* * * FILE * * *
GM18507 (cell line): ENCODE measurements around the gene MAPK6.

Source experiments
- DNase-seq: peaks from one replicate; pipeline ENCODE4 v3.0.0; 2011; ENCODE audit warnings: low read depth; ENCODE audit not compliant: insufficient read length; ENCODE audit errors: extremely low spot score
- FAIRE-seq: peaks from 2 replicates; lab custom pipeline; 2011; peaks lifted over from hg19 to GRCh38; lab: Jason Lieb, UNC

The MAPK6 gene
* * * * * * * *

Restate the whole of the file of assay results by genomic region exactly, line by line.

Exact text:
GM18507 (cell line): ENCODE measurements around the gene MAPK6.

Source experiments
- DNase-seq: peaks from one replicate; pipeline ENCODE4 v3.0.0; 2011; ENCODE audit warnings: low read depth; ENCODE audit not compliant: insufficient read length; ENCODE audit errors: extremely low spot score
- FAIRE-seq: peaks from 2 replicates; lab custom pipeline; 2011; peaks lifted over from hg19 to GRCh38; lab: Jason Lieb, UNC

The MAPK6 gene